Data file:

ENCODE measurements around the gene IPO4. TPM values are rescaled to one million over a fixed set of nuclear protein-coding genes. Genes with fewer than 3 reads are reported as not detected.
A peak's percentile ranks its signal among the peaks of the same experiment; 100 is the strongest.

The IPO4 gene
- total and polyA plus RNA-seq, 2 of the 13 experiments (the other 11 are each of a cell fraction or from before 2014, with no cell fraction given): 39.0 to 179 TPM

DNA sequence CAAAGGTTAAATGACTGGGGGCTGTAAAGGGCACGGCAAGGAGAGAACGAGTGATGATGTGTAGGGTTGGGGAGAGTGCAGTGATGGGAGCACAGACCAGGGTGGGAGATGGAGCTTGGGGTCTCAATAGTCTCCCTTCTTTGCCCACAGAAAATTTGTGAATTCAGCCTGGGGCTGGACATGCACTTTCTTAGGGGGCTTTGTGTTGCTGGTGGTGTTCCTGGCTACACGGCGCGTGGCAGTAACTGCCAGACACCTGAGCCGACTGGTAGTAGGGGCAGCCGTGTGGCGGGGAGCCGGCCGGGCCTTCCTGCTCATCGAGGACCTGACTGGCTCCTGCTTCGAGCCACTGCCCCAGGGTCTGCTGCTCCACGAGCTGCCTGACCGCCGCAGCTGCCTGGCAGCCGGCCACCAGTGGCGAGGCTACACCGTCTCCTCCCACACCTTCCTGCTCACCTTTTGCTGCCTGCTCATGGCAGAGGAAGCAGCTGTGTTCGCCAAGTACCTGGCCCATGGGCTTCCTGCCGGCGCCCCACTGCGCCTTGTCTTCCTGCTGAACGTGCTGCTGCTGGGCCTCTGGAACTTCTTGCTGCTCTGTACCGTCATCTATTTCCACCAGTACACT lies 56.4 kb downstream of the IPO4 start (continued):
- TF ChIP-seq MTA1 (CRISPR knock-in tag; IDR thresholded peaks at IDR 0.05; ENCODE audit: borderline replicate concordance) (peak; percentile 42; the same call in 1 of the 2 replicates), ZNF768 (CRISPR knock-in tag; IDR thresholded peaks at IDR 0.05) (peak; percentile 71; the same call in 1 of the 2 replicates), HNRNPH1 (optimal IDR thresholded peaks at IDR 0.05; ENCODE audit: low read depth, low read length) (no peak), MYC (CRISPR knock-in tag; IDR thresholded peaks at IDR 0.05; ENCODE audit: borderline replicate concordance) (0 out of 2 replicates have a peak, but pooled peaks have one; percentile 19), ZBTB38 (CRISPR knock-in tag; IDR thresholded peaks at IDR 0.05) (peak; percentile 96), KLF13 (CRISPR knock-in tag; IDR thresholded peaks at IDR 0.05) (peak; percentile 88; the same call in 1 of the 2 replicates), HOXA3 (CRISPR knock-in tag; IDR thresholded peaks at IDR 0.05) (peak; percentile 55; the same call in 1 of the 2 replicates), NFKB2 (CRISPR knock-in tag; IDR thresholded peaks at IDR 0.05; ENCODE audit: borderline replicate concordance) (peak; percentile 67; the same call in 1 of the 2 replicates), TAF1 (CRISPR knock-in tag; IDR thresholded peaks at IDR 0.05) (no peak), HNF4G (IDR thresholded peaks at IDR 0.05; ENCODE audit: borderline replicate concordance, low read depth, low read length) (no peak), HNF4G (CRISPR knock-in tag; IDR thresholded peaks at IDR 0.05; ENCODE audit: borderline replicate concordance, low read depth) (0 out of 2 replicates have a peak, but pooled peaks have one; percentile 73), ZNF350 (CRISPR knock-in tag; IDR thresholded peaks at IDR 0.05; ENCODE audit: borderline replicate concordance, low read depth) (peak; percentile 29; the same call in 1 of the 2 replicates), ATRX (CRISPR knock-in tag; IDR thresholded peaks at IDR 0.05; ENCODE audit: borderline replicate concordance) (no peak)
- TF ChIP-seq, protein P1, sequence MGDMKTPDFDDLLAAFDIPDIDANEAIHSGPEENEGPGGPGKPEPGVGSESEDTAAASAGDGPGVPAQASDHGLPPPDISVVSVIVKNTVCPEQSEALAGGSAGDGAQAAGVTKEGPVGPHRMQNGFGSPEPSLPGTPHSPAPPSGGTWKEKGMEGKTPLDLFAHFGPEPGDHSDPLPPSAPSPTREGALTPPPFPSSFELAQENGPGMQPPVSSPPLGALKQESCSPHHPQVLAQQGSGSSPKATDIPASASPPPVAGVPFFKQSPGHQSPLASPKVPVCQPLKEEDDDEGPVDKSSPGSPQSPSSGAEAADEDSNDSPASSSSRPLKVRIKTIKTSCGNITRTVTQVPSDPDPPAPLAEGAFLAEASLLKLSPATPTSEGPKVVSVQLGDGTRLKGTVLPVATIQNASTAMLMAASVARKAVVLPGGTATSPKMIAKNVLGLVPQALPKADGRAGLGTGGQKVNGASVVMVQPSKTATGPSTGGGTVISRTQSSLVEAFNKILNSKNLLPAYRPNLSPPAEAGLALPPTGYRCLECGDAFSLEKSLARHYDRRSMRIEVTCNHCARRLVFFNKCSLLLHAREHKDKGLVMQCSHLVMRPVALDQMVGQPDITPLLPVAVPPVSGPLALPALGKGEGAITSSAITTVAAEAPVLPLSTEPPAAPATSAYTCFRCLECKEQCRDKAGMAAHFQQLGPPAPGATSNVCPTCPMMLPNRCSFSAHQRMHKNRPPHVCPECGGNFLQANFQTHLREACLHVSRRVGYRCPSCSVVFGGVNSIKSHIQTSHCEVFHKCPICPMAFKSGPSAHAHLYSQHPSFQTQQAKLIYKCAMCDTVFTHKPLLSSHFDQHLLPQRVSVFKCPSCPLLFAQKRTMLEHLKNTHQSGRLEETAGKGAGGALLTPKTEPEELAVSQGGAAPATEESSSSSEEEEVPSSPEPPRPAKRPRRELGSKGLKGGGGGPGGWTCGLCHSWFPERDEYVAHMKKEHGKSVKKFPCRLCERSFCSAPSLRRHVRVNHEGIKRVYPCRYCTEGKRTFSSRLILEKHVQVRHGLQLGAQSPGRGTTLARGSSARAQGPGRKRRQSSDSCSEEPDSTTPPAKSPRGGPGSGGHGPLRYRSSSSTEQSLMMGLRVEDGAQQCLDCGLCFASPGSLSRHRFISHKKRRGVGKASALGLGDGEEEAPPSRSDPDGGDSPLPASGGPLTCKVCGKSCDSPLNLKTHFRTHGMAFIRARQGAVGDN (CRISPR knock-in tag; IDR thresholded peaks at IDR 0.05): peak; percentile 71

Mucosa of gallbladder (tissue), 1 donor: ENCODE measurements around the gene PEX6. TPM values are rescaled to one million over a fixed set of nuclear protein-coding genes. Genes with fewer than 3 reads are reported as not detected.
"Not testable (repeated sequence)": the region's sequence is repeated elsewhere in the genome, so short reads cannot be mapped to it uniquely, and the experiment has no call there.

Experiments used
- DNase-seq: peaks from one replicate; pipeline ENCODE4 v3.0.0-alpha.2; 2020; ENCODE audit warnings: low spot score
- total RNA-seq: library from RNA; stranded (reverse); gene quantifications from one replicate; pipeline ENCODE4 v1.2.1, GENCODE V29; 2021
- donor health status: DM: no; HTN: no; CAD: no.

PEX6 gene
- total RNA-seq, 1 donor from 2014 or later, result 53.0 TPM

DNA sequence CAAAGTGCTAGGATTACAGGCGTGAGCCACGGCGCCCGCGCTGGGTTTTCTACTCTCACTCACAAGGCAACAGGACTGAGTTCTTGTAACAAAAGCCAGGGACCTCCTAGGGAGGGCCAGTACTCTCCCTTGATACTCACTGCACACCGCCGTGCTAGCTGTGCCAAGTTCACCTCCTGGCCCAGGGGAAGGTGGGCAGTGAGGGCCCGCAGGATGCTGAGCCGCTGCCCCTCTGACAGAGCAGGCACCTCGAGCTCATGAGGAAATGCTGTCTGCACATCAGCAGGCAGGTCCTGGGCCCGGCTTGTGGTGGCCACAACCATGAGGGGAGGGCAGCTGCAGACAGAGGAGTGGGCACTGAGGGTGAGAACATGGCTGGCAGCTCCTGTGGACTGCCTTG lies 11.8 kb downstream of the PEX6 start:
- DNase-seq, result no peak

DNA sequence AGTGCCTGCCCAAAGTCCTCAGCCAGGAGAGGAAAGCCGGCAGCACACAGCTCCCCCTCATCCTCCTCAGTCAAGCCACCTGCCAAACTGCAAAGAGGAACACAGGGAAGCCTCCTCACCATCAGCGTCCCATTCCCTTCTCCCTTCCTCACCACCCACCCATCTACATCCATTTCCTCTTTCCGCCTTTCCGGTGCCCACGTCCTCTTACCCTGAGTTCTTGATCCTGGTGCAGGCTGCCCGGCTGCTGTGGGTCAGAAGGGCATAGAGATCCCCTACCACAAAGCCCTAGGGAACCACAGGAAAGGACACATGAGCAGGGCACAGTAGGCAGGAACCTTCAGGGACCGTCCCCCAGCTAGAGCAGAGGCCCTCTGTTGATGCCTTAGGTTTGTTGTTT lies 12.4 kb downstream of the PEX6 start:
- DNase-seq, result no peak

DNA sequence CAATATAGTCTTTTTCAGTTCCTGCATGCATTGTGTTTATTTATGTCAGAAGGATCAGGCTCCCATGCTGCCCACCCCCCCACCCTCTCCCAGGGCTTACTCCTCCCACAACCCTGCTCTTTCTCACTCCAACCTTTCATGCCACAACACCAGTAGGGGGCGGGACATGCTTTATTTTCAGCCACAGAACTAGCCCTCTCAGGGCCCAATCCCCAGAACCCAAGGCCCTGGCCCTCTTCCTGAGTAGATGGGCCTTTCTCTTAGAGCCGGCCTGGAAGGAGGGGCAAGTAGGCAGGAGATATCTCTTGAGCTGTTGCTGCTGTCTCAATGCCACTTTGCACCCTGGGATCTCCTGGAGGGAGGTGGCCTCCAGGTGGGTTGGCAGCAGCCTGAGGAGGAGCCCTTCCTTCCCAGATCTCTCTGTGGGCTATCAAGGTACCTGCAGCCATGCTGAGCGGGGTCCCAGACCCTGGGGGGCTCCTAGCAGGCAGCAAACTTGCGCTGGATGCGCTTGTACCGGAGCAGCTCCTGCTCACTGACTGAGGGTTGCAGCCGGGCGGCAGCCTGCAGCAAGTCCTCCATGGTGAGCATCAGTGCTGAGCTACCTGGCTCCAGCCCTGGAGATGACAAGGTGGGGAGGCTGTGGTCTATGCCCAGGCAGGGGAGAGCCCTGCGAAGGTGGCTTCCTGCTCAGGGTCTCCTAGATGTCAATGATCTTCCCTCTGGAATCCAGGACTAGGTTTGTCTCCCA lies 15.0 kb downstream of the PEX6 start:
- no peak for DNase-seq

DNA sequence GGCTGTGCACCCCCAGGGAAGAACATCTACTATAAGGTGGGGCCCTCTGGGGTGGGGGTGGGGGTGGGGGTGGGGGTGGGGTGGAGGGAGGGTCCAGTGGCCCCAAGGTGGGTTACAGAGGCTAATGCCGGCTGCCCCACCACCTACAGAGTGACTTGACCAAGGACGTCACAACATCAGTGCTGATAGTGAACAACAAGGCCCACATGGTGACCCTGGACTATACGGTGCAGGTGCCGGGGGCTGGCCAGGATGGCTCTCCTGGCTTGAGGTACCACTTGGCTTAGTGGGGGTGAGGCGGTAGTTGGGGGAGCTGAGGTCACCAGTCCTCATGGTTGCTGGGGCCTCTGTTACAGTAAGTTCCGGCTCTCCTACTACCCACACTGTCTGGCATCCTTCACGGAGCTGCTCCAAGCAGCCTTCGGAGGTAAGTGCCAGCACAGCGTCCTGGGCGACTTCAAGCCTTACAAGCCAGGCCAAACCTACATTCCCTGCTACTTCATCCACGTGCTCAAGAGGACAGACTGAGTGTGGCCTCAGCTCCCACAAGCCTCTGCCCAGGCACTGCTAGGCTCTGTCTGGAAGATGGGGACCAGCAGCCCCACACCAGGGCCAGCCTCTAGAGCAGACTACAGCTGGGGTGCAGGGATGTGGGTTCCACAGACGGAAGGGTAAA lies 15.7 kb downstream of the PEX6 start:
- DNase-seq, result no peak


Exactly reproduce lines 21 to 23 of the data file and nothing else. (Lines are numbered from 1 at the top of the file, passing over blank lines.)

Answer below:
- no peak for DNase-seq

DNA sequence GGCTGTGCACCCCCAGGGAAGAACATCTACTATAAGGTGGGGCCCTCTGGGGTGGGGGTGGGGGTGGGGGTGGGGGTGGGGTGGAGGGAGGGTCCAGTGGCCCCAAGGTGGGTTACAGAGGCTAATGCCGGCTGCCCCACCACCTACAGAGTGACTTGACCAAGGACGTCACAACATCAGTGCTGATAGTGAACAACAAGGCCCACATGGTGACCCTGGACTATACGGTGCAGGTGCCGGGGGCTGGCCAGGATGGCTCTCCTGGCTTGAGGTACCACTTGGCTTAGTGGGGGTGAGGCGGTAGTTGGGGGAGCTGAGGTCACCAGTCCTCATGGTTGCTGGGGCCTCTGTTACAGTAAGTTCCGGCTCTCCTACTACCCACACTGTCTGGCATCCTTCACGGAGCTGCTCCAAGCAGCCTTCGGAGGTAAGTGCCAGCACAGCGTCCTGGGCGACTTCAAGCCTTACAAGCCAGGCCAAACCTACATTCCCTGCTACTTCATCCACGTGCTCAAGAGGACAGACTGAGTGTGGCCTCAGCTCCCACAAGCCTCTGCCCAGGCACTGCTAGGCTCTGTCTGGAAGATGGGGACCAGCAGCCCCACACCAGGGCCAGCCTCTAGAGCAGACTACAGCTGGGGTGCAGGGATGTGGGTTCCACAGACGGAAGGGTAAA lies 15.7 kb downstream of the PEX6 start:
- DNase-seq, result no peak